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HC judge bars My Lord' from his court

Started by ashutosh majumdar, October 17, 2009, 10:16:25 AM

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ashutosh majumdar

At last some sense has prevailed!!

It is more than three years since the move to do away with a colonial practice in the judiciary was thought of, but the first step towards  its actual implementation has come from a Madras High Court judge.

Justice K Chandru has banned the use of the terms My lord' and Your lordship' by lawyers addressing his court.

Advocates whose cases were listed for hearing before Justice Chandru were in for a surprise on Thursday when they saw a notice board requesting them not to address the court using the traditional phrase My Lord'. Quoting a Bar Council of India resolution adopted in April 2006, the judge requested lawyers to adhere to Rule 49(1)(j) of the Advocates Act as framed by the Bar Council.

As per the rule, lawyers could address the court as Your Honour' and refer to it as Honorable Court'. If it is a subordinate court, lawyers could use terms such as Sir' or any equivalent phrase in the regional language concerned.

In April 2006, explaining the rationale behind the move, the Bar Council said words such as My Lord' and Your Lordship' were "relics of the colonial past." The resolution has since been circulated to all state councils and the Supreme Court for being adopted and followed. For over three years now, the resolution has largely remained on paper.

The My Lord' isssue is not new to this High Court. The late KV Sankaran, who was the president of the advocates' association several years ago, never addressed the court as My Lord'. Later, when some activists broached the topic, senior advocate and doyen of the Madras Bar, Govind Swaminathan is said to have quipped: "It is a good move. But I cannot stop calling my wife darling'. Let young members follow the practice."

While heading to court hall or meetings, a judge of the Madras High Court enjoys two unique things -- a dafedar bearing a silver mace and a loud hissing sound he he lets out in the corridors to forewarn people that the judge is coming. "This is a luxury not available to any judge of the Supreme Court or judges of the 20 other high courts in the country," said a senior jurist.

Every judge of this high court is given a mace-bearer, driver and a personal security officer. Together, there are about 180 people doing these jobs. Except when the judge travels home or to court, or when the judge heads to court halls or meetings, all these staffers while away their time doing virtually nothing. "If only they are redesignated as driver-cum-helper, or mace-bearer-cum-helper, they could be engaged in more productive office work when they are not attending on the judges," said a jurist.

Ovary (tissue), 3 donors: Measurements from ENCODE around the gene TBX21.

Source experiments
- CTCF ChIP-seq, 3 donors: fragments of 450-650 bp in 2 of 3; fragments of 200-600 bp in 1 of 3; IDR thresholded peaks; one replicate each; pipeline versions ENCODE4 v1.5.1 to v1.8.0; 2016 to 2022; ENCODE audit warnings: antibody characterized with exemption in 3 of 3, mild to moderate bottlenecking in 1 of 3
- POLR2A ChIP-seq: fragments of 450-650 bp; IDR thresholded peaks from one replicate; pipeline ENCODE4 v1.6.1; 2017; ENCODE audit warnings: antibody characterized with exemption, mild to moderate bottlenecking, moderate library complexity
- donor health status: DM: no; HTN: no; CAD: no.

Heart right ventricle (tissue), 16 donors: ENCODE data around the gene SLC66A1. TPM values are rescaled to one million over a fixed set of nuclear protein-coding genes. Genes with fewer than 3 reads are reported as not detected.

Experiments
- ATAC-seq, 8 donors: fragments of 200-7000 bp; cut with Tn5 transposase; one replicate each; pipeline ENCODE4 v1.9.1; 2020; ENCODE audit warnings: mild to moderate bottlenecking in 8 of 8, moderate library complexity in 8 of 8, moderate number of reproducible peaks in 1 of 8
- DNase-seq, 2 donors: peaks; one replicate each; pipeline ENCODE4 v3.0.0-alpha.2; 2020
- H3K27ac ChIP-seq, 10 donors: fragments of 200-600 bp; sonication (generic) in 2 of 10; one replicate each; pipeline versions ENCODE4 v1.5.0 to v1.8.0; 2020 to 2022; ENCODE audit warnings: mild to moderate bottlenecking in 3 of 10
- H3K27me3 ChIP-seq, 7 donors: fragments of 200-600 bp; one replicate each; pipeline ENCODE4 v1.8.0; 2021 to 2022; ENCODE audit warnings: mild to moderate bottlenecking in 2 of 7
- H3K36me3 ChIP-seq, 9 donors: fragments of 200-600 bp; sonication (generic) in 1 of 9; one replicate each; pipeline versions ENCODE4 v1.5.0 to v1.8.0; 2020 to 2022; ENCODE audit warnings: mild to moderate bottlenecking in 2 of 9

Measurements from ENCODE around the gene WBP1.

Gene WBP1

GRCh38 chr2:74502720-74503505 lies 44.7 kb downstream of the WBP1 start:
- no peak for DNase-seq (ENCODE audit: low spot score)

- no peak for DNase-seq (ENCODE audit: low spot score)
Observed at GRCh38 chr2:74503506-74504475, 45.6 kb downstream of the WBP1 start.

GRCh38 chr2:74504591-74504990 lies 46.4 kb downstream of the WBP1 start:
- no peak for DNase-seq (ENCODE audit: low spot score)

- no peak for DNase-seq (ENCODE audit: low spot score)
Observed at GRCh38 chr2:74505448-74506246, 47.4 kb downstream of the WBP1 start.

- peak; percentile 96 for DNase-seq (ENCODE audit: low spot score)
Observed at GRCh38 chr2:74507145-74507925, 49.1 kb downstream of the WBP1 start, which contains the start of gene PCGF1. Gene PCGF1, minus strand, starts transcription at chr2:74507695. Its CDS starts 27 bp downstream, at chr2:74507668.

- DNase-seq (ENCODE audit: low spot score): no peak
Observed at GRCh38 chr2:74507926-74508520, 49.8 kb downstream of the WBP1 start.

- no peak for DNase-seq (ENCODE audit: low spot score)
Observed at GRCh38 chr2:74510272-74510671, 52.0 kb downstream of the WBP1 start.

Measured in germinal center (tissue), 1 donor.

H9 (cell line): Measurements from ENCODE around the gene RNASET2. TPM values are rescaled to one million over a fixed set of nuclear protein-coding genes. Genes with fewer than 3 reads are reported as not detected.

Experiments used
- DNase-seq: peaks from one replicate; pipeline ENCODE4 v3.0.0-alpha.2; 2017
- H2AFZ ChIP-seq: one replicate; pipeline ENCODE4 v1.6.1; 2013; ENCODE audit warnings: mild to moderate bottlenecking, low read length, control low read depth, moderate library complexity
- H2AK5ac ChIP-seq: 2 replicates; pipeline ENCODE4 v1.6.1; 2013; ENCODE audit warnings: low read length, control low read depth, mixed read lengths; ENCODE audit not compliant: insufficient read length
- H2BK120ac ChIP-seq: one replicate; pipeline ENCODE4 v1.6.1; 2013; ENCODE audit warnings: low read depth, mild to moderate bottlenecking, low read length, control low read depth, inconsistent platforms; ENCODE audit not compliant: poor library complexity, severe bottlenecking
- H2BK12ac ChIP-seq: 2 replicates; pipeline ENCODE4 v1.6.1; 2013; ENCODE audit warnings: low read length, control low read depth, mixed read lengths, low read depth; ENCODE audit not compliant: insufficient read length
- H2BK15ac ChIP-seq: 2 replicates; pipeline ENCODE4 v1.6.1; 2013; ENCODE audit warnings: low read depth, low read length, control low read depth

Pointing to a severe staff crunch at class IV level, another registry official said if such an arrangement was made it would greatly reduce the burden on aged and women section officials who have to climb ladders or handle heavy bundles. "At present, they have nothing else to do, except, of course, hanging around court halls or meeting halls most of the time. The initiative, however, has to come from the top," he added.  

Source: http://timesofindia.indiatimes.com/city/chennai/HC-judge-bars-My-Lord-from-his-court/articleshow/5132818.cms

'My Lord' junked for 'Your Honour'

Their Lordships will henceforth just be their Honours. 'My Lord' and 'Your Lordship', the two phrases used since the British Raj by  lawyers to address judges of the Supreme Court and high courts, have just been confined to history by the Bar Council of India.

In a recent resolution amending the rules, BCI replaced the two most important phrases with 'Your Honour' and 'Honourable Court' saying that words 'My Lord' and 'Your Lordship' are "relics of the colonial past" which need to be weeded out.

In the lower courts, lawyers can address the presiding officers as 'Sir' or the equivalent word in the respective regional languages.

"I welcome it," said Chief Justice of India Y K Sabharwal, who, while heading a bench had recently dismissed a petition filed by a lawyers' body seeking identical change in the address system.

The CJI had asked the lawyers to approach BCI and build a consensus among advocates for the new system of address, assuring them the court had no problem with it as long as it is dignified.

Will the lawyers, so used to uttering 'Milord' and 'Your Lordship' during their arguments, adopt the new system?

Solicitor General G E Vahanvati said the prevailing system was just fine, reflecting the dignity due to the court and judges.

Supreme Court Bar Association president P H Parekh said amendment of the rules by BCI does not make it mandatory for lawyers to follow the new system of address.
Source: http://timesofindia.indiatimes.com/news/india/My-Lord-junked-for-Your-Honour/articleshow/1497046.cms